Copper is going to run out. There's only a handful of pure copper plays, and everyone's looking at them. The big guys would love to have that copper, but shareholders don't want that copper to disappear under the umbrella of iron ore.

    Calm down FTC scrutiny. Expected an FTC antitrust suit.

    Amazon used product data of sucessful retailers who used Amazon to make copies or whatever, and those sold well. Felt to be unfair. Have to compete with Amazon, who owns the platform. Scrutiny. Stopped doing this, reportedly.

    From 45 inhouse brands, 250k products, to under 20.

    Who made the decision at Amazon to do this?

    Amazon's 2-day shipping isn't the amazing service it was before. Now others do this too, and they have to compete.

    AI, if everybody has it, nobody has it - Damodaran
  • Index funds, which were at first ridiculed and called un-American for setting mediocrity as a goal, now control 20-30% of the US equities market. They're now more to provide a list of stocks for index funds to invest in than to inform on how the overall market is doing. First index fund in 1971. Boyle

    Imports to US dropped over recent months.

    Older workers (55+) who have left the workforce have not come back in, as usually is the case with this cohort. Supply story in labor.

    88% of S&P companies, the largest shareholder is either State Street, Blackrock, or Vanguard. Their influence in defense contracts. - Bet-David

    Do they want more wars?

    Is 88% a form of monopoly?

    Blackrock is $10t under management. Only 2 countries, US and China, have a bigger GDP.

    58% of Americans have an iPhone. Is that a monopoly (US says 50% is a monopoly)?

    We don't have competition today. The companies aren't broken up.

    Usually when China announces a whole raft of 15 measures it means they don't have one they think will work. But one of the measures in there is

    Asking the private sector, especially Tech, to give them case studies of how the private sector has helped the economy and helped society. The CCP isn't bound by that, but if they're convinced by it, they might say Oh we didn't know that, Why don't you guys do more of that.

    Chinese stock market was in 2007. It's dominated by companies that don't honestly report earnings etc.

  • Aug, 2023
  • Aug 05, 2023
  • The ecosystem is everything with Apple. Revenue has slowed down again. Might be nothing. But I've never heard people who ‘want’ to own an iPhone talk so much about hating their iPhone and how it broke after 2 years or is spying on them. It's not everyone, but I never really heard any iPhone user really talk like this before.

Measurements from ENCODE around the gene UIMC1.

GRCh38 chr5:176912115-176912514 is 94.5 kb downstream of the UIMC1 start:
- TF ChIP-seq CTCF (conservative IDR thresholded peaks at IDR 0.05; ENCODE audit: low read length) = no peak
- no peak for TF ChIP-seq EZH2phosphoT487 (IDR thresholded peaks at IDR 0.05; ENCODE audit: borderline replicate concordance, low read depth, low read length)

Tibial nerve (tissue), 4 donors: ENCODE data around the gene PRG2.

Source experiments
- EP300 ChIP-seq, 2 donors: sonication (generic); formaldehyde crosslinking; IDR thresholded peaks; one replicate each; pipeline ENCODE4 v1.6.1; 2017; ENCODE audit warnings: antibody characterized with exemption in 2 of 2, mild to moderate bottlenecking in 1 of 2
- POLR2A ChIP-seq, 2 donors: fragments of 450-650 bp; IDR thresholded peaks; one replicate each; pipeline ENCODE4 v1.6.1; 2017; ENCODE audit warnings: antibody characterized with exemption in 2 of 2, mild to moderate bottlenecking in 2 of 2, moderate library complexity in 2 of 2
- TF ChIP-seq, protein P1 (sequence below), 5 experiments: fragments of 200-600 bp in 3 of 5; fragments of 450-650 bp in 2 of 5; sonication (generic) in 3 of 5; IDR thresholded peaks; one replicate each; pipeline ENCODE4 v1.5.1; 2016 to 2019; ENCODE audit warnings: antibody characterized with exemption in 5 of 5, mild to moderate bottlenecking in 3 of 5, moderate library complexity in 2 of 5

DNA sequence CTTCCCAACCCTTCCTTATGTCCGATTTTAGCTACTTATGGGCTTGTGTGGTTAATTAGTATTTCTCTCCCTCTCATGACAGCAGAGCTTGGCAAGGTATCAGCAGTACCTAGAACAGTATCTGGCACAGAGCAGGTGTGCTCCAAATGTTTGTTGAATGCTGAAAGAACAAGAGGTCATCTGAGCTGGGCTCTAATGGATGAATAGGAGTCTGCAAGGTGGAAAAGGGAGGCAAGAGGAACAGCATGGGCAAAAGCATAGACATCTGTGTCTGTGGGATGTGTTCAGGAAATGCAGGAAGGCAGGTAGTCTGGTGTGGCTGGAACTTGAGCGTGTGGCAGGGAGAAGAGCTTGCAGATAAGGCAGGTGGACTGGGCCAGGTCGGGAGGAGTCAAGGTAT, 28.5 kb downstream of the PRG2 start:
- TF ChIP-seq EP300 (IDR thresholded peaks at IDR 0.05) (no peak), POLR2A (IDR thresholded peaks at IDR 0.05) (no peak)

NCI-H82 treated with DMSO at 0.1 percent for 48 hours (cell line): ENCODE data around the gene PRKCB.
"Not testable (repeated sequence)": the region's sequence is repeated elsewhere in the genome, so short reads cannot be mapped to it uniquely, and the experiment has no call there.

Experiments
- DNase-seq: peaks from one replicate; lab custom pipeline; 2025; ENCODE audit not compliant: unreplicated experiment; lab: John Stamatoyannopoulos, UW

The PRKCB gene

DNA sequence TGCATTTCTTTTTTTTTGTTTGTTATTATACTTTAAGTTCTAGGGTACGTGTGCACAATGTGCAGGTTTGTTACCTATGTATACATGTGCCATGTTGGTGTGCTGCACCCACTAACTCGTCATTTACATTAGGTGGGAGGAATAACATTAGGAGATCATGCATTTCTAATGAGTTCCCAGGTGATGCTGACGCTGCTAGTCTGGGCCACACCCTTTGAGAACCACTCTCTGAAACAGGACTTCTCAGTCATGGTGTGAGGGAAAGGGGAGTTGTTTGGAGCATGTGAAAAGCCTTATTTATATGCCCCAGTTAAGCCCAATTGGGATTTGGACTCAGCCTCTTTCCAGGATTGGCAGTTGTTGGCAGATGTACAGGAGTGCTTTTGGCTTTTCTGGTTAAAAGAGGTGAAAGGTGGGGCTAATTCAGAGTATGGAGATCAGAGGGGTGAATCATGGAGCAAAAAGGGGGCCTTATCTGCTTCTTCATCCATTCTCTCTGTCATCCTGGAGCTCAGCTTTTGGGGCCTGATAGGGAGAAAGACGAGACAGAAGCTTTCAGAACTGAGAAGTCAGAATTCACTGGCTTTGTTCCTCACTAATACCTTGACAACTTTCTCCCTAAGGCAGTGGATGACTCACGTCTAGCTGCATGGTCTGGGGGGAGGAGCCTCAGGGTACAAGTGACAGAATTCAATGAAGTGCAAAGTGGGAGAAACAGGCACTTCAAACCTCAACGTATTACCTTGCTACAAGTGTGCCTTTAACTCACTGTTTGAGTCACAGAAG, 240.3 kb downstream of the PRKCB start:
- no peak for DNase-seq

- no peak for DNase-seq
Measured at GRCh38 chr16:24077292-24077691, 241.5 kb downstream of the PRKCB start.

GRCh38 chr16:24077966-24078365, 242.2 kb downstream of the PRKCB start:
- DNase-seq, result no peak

All Amazon's 3 main businesses beat expectations. But $134b versus $131 expected, is that good? Shouldn't it be at least the rate of inflation?

    The yeild curve is the big story this week. 2022 and into 23 was ‘the short end of the yield curve’ and now it's the long end. The 30 year has taken off over the past month. Jap 10 year also has gone up this year. Jap stock market has performed best this year, followed by Europe, then US.

    Money has very little value right now, say some. Supply and demand. There is someone who wants to pay that amount for that thing.

    Now, unlike markets of the past 100 or 150 years, most of people's income goes automatically into Mutual Funds, which is invested automatically into the S&P. The money doesn't get to think, it's dumb, it's rule-based.

    Money printing redistributed the same sized pie (of the economy), maybe hoping it would cause some kind of economic activity/growth, but maybe it didn't.

    Empries trend toward centralized cronyism.

    Enemployment rate down from 3.5 to 3.6%. Earnings up month over month, 4.4% YoY. About to move into a period where base effects will be working against us, harder to print good numbers.

  • (Note chart isn't logscale)

  • Aug, 2023
  • Aug 03, 2023

  • US downgraded to AA+ (second time ever)

    ... because Congress messes with the economy by not agreeing on a budget. But no one adjusted their portfolios. Some criticism of rating agencies over the past 20 years.

    3-year and less down, 5-year and more up.

    Everyone talking Soft Landing and optimism growing. Like 9 days of higher closes in one of the markets (NASDAQ?), them lots of red for a couple red days.

    Companies are reporting earnings beats, but they're not up after that always. Companies that miss often go up more.

    Political advertising will be $14b in 2024 up from $2.5b, so advertising, TV companies will get a share. Paramount, Disney may examine keeping the Network and spinning off the TV stations.

    Investors ‘nervous about good news.’ Don't want a strong jobs report etc, because that bri3ngs a September rate hike.

    A day of most stocks up, but Utilities quite red. Bing said it was because bond yields are rising. First use of Bing. Google couldn't do it.
  • Won't see Buy and Hold in stocks again until around 2030, say some. Bear market rally since December. Rotating.